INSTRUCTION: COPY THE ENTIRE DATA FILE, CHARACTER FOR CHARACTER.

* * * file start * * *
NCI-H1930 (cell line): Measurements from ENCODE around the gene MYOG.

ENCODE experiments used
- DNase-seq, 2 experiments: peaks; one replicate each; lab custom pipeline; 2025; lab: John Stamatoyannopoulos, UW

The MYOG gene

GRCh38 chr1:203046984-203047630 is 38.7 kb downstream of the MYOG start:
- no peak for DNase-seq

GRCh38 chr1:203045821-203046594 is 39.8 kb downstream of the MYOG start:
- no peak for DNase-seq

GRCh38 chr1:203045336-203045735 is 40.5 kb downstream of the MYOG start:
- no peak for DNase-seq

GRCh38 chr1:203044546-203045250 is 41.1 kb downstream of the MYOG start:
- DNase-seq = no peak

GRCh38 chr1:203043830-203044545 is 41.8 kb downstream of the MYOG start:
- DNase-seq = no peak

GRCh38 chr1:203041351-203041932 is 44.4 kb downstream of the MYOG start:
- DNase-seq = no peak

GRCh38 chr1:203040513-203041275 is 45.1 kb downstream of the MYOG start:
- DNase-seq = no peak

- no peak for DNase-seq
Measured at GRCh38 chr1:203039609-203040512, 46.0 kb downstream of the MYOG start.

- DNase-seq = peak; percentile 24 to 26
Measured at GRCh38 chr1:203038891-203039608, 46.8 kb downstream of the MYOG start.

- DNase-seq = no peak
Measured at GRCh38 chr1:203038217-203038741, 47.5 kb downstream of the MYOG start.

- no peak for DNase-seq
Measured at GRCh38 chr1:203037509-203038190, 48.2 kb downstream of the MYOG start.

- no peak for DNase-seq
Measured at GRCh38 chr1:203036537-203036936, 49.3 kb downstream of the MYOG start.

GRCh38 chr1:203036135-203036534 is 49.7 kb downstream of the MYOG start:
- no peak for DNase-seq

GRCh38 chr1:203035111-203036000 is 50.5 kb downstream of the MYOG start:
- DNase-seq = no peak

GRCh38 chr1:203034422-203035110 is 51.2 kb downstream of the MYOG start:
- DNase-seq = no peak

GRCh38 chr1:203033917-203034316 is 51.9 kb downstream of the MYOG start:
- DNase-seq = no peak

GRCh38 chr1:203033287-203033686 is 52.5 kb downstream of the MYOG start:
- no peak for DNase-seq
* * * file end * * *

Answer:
NCI-H1930 (cell line): Measurements from ENCODE around the gene MYOG.

ENCODE experiments used
- DNase-seq, 2 experiments: peaks; one replicate each; lab custom pipeline; 2025; lab: John Stamatoyannopoulos, UW

The MYOG gene

GRCh38 chr1:203046984-203047630 is 38.7 kb downstream of the MYOG start:
- no peak for DNase-seq

GRCh38 chr1:203045821-203046594 is 39.8 kb downstream of the MYOG start:
- no peak for DNase-seq

GRCh38 chr1:203045336-203045735 is 40.5 kb downstream of the MYOG start:
- no peak for DNase-seq

GRCh38 chr1:203044546-203045250 is 41.1 kb downstream of the MYOG start:
- DNase-seq = no peak

GRCh38 chr1:203043830-203044545 is 41.8 kb downstream of the MYOG start:
- DNase-seq = no peak

GRCh38 chr1:203041351-203041932 is 44.4 kb downstream of the MYOG start:
- DNase-seq = no peak

GRCh38 chr1:203040513-203041275 is 45.1 kb downstream of the MYOG start:
- DNase-seq = no peak

- no peak for DNase-seq
Measured at GRCh38 chr1:203039609-203040512, 46.0 kb downstream of the MYOG start.

- DNase-seq = peak; percentile 24 to 26
Measured at GRCh38 chr1:203038891-203039608, 46.8 kb downstream of the MYOG start.

- DNase-seq = no peak
Measured at GRCh38 chr1:203038217-203038741, 47.5 kb downstream of the MYOG start.

- no peak for DNase-seq
Measured at GRCh38 chr1:203037509-203038190, 48.2 kb downstream of the MYOG start.

- no peak for DNase-seq
Measured at GRCh38 chr1:203036537-203036936, 49.3 kb downstream of the MYOG start.

GRCh38 chr1:203036135-203036534 is 49.7 kb downstream of the MYOG start:
- no peak for DNase-seq

GRCh38 chr1:203035111-203036000 is 50.5 kb downstream of the MYOG start:
- DNase-seq = no peak

GRCh38 chr1:203034422-203035110 is 51.2 kb downstream of the MYOG start:
- DNase-seq = no peak

GRCh38 chr1:203033917-203034316 is 51.9 kb downstream of the MYOG start:
- DNase-seq = no peak

GRCh38 chr1:203033287-203033686 is 52.5 kb downstream of the MYOG start:
- no peak for DNase-seq